Fuel, Fertilizer Prices Increase Planting Costs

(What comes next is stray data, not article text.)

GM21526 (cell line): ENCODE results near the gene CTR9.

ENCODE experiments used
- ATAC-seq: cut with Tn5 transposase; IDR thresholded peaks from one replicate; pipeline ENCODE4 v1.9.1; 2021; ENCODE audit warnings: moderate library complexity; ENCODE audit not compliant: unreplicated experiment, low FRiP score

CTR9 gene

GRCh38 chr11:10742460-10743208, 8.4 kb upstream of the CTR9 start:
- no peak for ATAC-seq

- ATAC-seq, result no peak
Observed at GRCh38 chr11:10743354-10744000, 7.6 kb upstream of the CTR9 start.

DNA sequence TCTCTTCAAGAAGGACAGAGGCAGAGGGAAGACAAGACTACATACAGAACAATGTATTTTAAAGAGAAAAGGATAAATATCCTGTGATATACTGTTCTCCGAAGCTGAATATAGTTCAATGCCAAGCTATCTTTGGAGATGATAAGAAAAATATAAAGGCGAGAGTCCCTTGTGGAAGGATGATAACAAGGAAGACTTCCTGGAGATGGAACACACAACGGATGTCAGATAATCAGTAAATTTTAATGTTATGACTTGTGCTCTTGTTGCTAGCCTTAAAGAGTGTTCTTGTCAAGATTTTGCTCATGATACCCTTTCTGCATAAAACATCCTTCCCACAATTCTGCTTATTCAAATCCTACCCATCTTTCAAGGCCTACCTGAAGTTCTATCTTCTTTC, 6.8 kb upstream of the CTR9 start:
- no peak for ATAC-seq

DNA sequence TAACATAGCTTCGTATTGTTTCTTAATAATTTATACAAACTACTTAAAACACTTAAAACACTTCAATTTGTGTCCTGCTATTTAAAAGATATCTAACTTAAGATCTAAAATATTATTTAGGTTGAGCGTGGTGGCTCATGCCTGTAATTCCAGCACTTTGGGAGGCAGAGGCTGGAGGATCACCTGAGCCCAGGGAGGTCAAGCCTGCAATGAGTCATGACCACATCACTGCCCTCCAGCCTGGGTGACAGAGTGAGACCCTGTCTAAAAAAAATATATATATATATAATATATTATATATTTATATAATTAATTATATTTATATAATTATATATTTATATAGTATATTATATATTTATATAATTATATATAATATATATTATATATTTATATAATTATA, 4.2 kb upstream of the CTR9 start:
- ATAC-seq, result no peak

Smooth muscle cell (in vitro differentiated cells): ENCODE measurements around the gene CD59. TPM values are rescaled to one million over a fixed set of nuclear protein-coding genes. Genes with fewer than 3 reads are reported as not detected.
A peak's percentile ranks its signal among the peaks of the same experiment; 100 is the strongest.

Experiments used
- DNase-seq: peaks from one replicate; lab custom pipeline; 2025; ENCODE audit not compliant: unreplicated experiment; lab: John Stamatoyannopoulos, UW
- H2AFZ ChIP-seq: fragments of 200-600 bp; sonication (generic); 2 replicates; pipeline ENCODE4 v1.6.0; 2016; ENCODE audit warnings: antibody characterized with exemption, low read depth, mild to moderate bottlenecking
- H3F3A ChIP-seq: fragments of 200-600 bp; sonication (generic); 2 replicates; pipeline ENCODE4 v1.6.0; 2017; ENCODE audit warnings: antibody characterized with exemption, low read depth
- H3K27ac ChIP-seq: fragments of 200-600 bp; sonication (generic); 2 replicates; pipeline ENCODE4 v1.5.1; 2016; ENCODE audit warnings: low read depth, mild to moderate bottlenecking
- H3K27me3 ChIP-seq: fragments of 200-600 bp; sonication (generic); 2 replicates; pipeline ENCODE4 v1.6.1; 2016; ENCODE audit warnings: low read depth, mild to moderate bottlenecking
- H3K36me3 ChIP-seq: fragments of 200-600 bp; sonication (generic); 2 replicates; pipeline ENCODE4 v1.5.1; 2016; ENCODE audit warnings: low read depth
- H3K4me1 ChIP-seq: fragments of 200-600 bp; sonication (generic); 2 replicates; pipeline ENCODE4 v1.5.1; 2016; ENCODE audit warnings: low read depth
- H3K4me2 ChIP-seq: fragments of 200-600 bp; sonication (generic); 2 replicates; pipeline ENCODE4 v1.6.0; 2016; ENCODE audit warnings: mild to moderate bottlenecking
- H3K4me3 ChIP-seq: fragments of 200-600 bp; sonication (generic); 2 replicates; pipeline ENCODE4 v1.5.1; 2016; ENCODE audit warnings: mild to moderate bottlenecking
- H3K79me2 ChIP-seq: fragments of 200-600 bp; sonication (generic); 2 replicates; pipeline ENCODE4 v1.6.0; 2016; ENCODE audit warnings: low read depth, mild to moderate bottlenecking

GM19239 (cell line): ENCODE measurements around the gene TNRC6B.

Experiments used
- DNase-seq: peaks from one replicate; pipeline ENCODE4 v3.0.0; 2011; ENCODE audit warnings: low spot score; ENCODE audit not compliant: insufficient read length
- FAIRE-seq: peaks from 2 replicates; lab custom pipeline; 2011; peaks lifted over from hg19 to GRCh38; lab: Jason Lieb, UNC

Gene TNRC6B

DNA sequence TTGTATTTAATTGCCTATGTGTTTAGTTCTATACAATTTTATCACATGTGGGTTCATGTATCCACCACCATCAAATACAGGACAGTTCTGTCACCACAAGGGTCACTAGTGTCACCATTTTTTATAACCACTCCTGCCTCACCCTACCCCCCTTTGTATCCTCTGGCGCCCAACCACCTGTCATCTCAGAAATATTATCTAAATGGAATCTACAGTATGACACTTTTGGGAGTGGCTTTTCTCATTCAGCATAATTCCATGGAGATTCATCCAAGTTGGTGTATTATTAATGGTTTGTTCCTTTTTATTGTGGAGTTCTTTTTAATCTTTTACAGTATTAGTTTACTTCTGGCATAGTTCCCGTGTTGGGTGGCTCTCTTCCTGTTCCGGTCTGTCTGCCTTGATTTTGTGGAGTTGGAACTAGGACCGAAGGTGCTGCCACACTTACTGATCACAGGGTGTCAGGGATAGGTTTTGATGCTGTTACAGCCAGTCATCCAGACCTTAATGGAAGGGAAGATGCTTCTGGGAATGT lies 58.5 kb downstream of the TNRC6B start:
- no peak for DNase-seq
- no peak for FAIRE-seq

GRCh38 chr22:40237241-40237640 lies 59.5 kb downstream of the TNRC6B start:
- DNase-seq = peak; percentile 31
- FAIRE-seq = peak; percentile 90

Alabama farmers are spending more to plant their crops this year as soaring diesel fuel and fertilizer prices cut into already thin profit margins.Calhoun County farmer Johnny Bryant said fertilizer prices already are about 30 percent higher than they were in 2003, and there’s no guarantee they won’t go even higher as summer approaches.”The biggest part of it is up anywhere from $28 a ton (for liquid nitrogen) to $60 a ton for the ammonium nitrate that we put on our pastures back early in February,” Bryant said. “They’ve told us not to bank on any specific price because it’s going to be a day-to-day thing. The price you got today is not going to be good tomorrow.”In north Alabama, Lawrence County farmer Don Glenn has seen the cost of liquid nitrogen (32 percent N-SOL) jump from $128 per ton in 2003 to $167.50 a ton this year. He also paid about 10 cents more per gallon for diesel fuel when he filled his tanks in February, but Bryant said prices have climbed another 10-20 cents a gallon since then.”Last year, when we started our crop, I think we were paying 92 cents a gallon for off-the-road fuel. One day last week, they brought us a load fuel at $1.28 a gallon,” said Bryant during an April 1 interview. “It’s a lot of difference when you are burning eight to 10 gallons an hour in a machine. That’s a lot of money per hour. It’s just going to make it bad for everybody. The consumer is going to have to pay for it down the road.”Although commodity prices have rebounded somewhat from their historic lows of the past few years, Bryant fears increasing production costs could force some farmers out of business. “Commodity prices are going to have to go up a whole lot or we can’t stay in business,” he said. “I mean, you can lose money a little bit here, but you’ve got to have it somewhere.”It’s going to be a disaster if the prices don’t get in line,” Bryant added. “If the fuel prices and input prices go up 28-30 percent–and it looks like it’s going to be in that range–where we’ve been getting $2.30 or $2.40 a bushel for corn, it’s going to have to be above $3 just to offset that loss. It’s just not a good situation for agriculture with these fuel prices we’ve got now.”The effect of rising energy costs on producers, however, is not limited to higher fuel and fertilizer prices. Madison County farmer Dennis Bragg said farm chemicals and supplies also cost more this year.”I bought irrigation pipe the other day, and it was way more expensive than what I’ve been paying,” Bragg said. “It costs the manufacturer more to make the plastic and to transport it, and it all gets passed down to the guy on the bottom. But we don’t have anybody to pass it on to.”Instead, farmers are looking for new ways to squeeze even more efficiency out of their already tight operating budgets. Macon County farmer Shep Morris is among an increasing number of Alabama farmers using poultry litter as a nitrogen source for their crops.”The poultry litter is costing–by the time we get it spread–about $20 per ton, and it contains about $40 per ton worth of N, P and K (nitrogen, phosphorous and potassium),” Morris said. “It’s a little more trouble to use, but it’s a good value, and it adds organic matter to the soil.”Morris has every batch of poultry litter he applies tested at Auburn University because the nutrient value varies among loads. He’s also required to have a nutrient management plan, and the litter must be stored in an environmentally sound manner until it can be applied.”The nitrogen in the litter is slow release, so we still have to use some additional commercial fertilizer. But it’s a good resource that we have here in the state, and we need to learn how to use it,” Morris said.Calhoun County Farmers Federation President Marshall Prickett had good results using poultry litter as a source of nitrogen.”Last year we used all litter, and we made over 600 bales of cotton on a little less than 300 acres. I think we ran about 1,200 pounds of lint cotton per acre, and you can’t do any better than that in this area,” Prickett said.Because Alabama’s thriving poultry industry generates an abundance of litter–especially in north Alabama–the U.S. Department of Agriculture has implemented a cost-share program to help farmers offset transportation costs. The Alabama Litter Distribution Project is funded through the Environmental Quality Incentives Program (EQIP). Producers interested in the project may call the Poultry Hotline at 1-866-548-8123.Growing Their FuelBurning biodiesel fuel in tractors and farm machinery is another way Alabama farmers can hedge their fuel costs. Don and Brian Glenn started using biodiesel last year, and they’ve been pleased with the results.”You don’t lose any performance, if anything, it’s better,” said Brian Glenn. “There’s more natural lubricant in the biodiesel, and it contains a solvent that cleans up dirty fuel systems. There’s less soot, so you don’t get that eye-burning sensation you get from a typical diesel engine. It’s better for the equipment; it’s better for the engine; and it’s better for the environment.”For the Glenns, however, the best thing about biodiesel is that it’s made from soybeans.”It costs roughly 1 cent more per gallon, per percent of biodiesel blend, but if everybody burned biodiesel, it would probably mean $1 per bushel on the price of soybeans,” said Don Glenn.Bragg said it’s like “spending a penny to make a dollar.””For every $1-per-bushel rise in soybean prices on a 1,000-acre farm, a farmer will make $40,000, if he’s making 40 bushels per acre,” Bragg said. “He’s going to burn nine gallons of fuel per acre. That’s 9,000 gallons. If he uses a B-10 blend, that’s 900 gallons of biodiesel at $2 a gallon. So, he’s spending about $1,800 to make $40,000.”Bragg is working with Madison County Extension Agent Mark Hall to gauge the benefits of using biodiesel. Hall received a grant from the Alabama Department of Economic and Community Affairs that allows him to provide biodiesel to 16 north Alabama farmers to demonstrate its viability as a farm fuel source. He also received a grant from the Alabama Soybean Commission to promote biodiesel use in local government fleet vehicles.Hall said a 20-percent biodiesel blend can be used in farm machinery without any engine modifications. Each year, Alabama farmers use more than 12 million gallons of diesel fuel. Since a bushel of soybeans will yield about 1.5 gallons of biodiesel, consumption of soybeans could increase by 1.6 million bushels per year, if all farmers used a 20 percent biodiesel blend.